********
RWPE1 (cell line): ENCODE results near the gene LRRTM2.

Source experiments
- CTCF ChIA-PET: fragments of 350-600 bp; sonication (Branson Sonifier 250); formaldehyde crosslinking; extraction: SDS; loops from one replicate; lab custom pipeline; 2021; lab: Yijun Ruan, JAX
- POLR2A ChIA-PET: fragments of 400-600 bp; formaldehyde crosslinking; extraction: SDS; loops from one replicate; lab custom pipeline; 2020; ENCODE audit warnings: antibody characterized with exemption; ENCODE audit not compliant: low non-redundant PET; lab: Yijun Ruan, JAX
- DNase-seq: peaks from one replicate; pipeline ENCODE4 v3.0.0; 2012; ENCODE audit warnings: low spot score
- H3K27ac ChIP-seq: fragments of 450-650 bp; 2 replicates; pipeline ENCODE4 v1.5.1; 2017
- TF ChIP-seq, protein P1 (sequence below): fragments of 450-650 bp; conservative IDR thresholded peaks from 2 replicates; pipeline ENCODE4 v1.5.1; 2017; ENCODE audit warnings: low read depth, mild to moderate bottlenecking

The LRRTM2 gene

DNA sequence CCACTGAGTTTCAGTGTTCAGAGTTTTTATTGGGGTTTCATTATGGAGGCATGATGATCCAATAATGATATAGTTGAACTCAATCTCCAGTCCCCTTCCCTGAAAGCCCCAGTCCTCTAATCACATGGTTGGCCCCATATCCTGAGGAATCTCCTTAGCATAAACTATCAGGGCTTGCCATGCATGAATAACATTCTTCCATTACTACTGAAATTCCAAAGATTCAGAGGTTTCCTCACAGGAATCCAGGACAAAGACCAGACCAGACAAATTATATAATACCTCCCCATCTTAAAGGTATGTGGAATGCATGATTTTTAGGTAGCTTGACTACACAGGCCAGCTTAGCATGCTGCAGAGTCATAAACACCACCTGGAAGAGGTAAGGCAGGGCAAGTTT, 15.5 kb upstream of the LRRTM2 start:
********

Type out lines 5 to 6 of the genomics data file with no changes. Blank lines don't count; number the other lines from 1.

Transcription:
- DNase-seq: peaks from one replicate; pipeline ENCODE4 v3.0.0; 2012; ENCODE audit warnings: low spot score
- H3K27ac ChIP-seq: fragments of 450-650 bp; 2 replicates; pipeline ENCODE4 v1.5.1; 2017